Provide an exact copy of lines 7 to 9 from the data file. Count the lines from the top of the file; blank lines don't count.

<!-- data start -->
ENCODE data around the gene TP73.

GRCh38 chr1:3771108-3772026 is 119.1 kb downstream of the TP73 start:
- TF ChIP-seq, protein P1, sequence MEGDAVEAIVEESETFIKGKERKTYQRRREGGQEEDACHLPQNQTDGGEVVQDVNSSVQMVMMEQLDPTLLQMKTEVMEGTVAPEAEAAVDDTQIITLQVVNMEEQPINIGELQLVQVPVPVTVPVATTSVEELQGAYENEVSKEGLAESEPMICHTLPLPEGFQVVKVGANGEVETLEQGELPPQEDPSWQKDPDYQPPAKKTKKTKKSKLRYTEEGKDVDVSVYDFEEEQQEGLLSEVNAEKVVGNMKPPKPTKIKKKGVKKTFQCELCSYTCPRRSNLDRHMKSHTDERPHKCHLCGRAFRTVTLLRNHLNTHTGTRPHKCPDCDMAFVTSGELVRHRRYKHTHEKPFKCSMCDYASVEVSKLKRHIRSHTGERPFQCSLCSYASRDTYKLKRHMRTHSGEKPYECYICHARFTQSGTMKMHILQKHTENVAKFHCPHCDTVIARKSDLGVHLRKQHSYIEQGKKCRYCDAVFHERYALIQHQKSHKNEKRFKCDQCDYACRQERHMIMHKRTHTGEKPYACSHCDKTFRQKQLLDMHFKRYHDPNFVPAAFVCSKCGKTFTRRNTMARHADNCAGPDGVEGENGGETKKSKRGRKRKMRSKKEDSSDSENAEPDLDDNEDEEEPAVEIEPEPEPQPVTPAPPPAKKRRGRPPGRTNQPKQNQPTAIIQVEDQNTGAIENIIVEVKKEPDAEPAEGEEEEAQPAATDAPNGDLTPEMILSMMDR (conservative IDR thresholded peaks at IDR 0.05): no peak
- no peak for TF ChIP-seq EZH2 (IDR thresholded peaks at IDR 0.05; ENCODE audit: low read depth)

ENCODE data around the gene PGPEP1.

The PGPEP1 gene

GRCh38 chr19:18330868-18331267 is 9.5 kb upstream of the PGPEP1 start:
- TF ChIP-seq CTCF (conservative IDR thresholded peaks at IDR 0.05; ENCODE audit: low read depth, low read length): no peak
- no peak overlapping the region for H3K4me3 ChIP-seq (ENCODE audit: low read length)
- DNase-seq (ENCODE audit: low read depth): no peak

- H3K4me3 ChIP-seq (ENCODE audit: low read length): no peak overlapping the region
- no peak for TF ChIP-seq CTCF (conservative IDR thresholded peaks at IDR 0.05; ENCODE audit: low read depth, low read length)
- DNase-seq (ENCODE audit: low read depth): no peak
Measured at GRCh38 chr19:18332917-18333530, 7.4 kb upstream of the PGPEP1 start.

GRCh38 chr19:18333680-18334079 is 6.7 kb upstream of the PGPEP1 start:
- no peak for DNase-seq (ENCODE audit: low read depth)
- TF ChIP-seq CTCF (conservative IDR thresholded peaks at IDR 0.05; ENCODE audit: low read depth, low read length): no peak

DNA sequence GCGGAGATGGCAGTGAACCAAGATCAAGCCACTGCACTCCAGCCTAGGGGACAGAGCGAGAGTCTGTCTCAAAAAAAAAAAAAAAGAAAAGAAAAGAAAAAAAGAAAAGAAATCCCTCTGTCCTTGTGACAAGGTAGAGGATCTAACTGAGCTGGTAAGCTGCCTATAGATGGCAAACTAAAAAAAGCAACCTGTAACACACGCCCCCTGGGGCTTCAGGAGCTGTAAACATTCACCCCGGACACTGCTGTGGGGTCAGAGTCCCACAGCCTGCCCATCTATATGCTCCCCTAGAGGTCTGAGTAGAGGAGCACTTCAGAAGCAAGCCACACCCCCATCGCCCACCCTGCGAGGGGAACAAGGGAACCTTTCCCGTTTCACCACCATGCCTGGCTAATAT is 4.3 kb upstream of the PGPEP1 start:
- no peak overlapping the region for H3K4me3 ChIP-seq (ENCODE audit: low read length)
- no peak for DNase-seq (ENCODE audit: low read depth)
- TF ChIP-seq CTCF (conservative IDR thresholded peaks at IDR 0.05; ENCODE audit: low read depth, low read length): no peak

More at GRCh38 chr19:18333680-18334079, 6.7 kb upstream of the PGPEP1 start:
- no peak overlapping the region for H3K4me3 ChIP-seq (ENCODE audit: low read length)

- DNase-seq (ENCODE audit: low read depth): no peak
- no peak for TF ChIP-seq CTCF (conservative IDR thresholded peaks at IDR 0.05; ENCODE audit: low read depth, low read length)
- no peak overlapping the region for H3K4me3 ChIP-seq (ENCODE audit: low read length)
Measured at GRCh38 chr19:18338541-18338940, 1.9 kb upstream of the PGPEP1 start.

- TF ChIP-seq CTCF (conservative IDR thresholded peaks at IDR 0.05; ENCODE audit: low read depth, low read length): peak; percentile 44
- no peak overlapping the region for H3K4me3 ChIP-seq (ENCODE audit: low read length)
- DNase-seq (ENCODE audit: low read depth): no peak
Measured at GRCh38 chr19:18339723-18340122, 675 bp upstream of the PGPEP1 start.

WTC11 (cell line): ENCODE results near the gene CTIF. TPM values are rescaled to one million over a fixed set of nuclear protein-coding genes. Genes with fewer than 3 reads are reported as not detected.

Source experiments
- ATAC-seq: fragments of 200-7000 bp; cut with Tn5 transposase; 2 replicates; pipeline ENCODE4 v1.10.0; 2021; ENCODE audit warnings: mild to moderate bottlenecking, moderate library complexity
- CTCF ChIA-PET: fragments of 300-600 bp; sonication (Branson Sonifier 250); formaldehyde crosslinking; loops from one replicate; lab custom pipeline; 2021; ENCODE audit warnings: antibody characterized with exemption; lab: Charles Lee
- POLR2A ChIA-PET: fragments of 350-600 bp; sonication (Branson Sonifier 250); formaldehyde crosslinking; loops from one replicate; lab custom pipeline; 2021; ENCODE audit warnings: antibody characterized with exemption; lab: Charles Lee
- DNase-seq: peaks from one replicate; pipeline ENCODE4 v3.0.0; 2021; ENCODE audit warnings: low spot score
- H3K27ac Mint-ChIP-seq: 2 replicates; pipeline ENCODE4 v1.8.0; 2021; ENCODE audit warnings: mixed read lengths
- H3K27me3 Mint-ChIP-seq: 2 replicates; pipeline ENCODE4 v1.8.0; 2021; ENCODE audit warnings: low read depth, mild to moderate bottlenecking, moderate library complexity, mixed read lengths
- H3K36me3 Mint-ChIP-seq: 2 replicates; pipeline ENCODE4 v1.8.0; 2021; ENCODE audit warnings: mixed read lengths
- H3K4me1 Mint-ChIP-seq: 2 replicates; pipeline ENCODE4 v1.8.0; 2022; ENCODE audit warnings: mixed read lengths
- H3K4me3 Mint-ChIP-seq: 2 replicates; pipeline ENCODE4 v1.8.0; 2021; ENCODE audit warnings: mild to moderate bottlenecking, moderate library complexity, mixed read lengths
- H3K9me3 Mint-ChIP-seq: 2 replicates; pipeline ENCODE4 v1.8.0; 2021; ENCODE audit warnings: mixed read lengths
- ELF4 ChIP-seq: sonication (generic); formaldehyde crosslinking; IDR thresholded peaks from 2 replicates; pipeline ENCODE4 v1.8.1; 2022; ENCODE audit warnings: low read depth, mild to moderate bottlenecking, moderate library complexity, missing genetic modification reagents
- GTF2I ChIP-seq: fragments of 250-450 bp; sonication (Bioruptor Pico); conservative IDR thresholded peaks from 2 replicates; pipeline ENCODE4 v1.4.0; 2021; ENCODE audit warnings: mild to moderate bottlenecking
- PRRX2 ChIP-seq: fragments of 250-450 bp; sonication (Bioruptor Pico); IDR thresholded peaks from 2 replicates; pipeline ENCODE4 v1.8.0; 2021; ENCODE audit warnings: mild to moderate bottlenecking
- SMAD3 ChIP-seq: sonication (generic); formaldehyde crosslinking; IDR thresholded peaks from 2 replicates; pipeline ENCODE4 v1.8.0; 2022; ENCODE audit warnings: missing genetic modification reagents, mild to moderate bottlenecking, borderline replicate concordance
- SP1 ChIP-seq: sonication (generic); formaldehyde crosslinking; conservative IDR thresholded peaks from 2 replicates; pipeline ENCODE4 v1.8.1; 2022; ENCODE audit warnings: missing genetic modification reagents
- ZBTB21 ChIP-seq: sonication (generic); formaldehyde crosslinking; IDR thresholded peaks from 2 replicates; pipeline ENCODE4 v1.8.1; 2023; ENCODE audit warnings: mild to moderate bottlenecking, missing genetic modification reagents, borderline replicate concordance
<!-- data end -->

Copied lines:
GRCh38 chr19:18330868-18331267 is 9.5 kb upstream of the PGPEP1 start:
- TF ChIP-seq CTCF (conservative IDR thresholded peaks at IDR 0.05; ENCODE audit: low read depth, low read length): no peak
- no peak overlapping the region for H3K4me3 ChIP-seq (ENCODE audit: low read length)